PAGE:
post #7 of 11
Thread Starter 
Quote:
Originally Posted by Shantimama View Post
These things are important, but unfortunately they alone aren't the things that make good therapy. They all help to support it, but if you don't have a good connection with the therapist, you aren't going to get the results you are seeking. They say that the single most important factor for therapy to be effective is the quality of the relationship between the therapist and you. Sometimes it is worth "giving" in some of those other areas that make therapy more convenient or affordable in order to get what you truly need - although I know that it isn't possible to do that in all situations.

Excellent points.

How long do you give a therapist before you know it is/is not going to work?
post #8 of 11
I agree with Shantimama, however, I believe some help, even if imperfect, is so much better than no help at all. I'd muddle through at least a couple more sessions, if it were me and see how it goes from there. I'd be sure to bring up these points to your therapist though, you're paying for these sessions after all.
post #9 of 11
Quote:
Originally Posted by jjawm View Post
Excellent points.

How long do you give a therapist before you know it is/is not going to work?
I don't know exactly - sorry

I once saw a therapist because I didn't think I had any other options and it wasn't a very good fit. I hung in there for quite awhile but it didn't help as much as it could have.

I saw someone else once and I knew immediately there was no way I was going to be okay working with that person. Her approach to therapy and my needs were not at all compatible, even though she would have been free and was in my neighbourhood.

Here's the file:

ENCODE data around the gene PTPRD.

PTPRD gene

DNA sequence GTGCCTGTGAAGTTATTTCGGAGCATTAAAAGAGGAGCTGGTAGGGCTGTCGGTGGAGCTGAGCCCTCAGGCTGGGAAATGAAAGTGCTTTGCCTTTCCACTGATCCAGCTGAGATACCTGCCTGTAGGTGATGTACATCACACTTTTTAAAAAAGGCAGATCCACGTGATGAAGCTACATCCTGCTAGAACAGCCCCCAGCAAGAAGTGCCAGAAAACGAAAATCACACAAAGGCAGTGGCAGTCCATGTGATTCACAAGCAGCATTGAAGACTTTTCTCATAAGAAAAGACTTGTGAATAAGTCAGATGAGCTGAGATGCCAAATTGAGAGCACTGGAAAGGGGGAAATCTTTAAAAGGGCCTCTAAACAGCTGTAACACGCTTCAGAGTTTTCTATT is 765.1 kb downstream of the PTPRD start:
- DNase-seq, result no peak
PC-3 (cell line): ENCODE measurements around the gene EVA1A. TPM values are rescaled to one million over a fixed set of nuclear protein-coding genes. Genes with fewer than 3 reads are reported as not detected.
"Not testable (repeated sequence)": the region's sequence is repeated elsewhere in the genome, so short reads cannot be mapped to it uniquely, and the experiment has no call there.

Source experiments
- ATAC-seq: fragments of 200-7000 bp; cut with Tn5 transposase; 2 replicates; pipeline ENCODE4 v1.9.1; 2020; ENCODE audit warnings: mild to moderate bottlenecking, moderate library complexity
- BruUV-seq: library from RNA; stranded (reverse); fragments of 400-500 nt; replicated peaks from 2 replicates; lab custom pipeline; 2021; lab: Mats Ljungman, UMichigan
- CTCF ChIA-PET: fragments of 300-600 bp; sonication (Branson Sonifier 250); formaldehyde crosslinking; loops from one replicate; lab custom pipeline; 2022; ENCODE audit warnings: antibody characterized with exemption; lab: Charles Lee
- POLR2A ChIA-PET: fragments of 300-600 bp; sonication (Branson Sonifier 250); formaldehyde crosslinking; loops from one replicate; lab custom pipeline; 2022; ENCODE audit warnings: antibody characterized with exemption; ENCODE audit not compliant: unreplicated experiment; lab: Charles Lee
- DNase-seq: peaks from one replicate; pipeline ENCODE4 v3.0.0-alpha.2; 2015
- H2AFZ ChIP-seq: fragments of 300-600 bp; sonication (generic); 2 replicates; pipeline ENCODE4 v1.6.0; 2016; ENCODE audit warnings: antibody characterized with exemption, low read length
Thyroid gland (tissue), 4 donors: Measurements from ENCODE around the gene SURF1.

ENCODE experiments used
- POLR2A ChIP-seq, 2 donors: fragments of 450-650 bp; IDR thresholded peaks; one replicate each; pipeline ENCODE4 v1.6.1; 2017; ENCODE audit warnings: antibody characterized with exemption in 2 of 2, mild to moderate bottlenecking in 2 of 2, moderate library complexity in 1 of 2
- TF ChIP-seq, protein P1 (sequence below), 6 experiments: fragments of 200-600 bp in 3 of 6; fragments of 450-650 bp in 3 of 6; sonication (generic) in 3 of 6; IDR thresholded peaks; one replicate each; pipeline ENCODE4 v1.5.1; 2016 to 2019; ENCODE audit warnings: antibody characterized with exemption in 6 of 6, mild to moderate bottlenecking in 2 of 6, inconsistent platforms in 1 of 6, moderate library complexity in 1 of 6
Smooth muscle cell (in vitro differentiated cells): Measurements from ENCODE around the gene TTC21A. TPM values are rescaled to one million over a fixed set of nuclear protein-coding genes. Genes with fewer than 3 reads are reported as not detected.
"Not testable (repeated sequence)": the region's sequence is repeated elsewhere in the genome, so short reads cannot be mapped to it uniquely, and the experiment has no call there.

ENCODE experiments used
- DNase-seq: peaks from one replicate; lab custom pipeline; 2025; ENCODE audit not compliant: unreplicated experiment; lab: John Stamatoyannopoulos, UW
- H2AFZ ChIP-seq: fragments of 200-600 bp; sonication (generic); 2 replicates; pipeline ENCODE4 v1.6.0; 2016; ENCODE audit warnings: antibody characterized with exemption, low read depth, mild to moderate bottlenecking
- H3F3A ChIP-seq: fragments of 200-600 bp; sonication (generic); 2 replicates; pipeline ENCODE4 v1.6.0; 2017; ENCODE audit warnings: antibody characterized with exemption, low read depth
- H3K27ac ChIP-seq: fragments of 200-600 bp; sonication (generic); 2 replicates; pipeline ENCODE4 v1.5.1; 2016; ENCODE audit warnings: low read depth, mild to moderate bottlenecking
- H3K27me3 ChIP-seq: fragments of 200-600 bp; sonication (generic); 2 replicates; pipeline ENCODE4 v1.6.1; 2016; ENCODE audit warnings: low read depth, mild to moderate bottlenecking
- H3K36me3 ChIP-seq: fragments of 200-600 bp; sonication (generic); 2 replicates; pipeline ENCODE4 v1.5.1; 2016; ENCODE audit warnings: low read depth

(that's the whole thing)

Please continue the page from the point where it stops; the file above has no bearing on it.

When I met the most helpful therapist I have ever seen, I knew right away that she was the person I needed to work with. That said, there have been many times that I have dreaded going to therapy and struggled with different aspects of therapy, but that therapist and her particular skills gave me the confidence to hang in there. Therapy can be really hard work but working with the right person at the right time in your life can make all the difference in the world.
post #10 of 11
Quote:
Originally Posted by Shantimama View Post
These things are important, but unfortunately they alone aren't the things that make good therapy. They all help to support it, but if you don't have a good connection with the therapist, you aren't going to get the results you are seeking. They say that the single most important factor for therapy to be effective is the quality of the relationship between the therapist and you. Sometimes it is worth "giving" in some of those other areas that make therapy more convenient or affordable in order to get what you truly need - although I know that it isn't possible to do that in all situations.
I couldn't agree more!
post #11 of 11
I started seeing a good psychologist this last winter, but when I started to see her I told her my background with therapy, and what I liked and didn't like/what I felt worked and didn't work. And what my goals were for therapy. Granted it did take going to a bad therapist for me to have a better idea of what I needed/wanted in a therepist. I still have some trust issues with my new psychologist, but am slowly getting over them. This is always an issue with me though. I worry too much about being judged.

Anyway, I am now seeing a psychologist, psychiatrist, AODA counselor (only because I've been seeing her for years and I love her, and she's a great resource for other things), and a couples counselor with my DP. Sometimes it's too much therapy, but I finally feel like I'm getting somewhere when it comes to my mental health. I'm not saying you need 4 different therapists. I'm just saying therapy can, and usually is, a long hard road.

I think you should express your concerns to this psychiatrist. I've found the more candid and open you are about that you're looking for, and need, the better they are at helping you. If that makes sense. Good luck. A good therapist, that is exactly what you're looking for, can be hard to come by in 1 person. I think that's why I have 4 of them , they all help me with separate things, but all seem to work together somehow.